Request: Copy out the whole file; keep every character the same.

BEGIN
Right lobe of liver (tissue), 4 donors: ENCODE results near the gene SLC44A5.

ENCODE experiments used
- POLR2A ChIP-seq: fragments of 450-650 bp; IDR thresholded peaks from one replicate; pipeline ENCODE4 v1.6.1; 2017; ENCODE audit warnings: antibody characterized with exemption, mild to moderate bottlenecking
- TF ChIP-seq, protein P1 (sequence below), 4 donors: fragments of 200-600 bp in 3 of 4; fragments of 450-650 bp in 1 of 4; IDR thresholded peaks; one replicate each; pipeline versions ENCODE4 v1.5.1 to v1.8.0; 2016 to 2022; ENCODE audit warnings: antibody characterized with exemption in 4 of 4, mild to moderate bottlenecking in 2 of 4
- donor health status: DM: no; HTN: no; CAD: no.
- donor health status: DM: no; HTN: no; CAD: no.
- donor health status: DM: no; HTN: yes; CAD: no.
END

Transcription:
Right lobe of liver (tissue), 4 donors: ENCODE results near the gene SLC44A5.

ENCODE experiments used
- POLR2A ChIP-seq: fragments of 450-650 bp; IDR thresholded peaks from one replicate; pipeline ENCODE4 v1.6.1; 2017; ENCODE audit warnings: antibody characterized with exemption, mild to moderate bottlenecking
- TF ChIP-seq, protein P1 (sequence below), 4 donors: fragments of 200-600 bp in 3 of 4; fragments of 450-650 bp in 1 of 4; IDR thresholded peaks; one replicate each; pipeline versions ENCODE4 v1.5.1 to v1.8.0; 2016 to 2022; ENCODE audit warnings: antibody characterized with exemption in 4 of 4, mild to moderate bottlenecking in 2 of 4
- donor health status: DM: no; HTN: no; CAD: no.
- donor health status: DM: no; HTN: no; CAD: no.
- donor health status: DM: no; HTN: yes; CAD: no.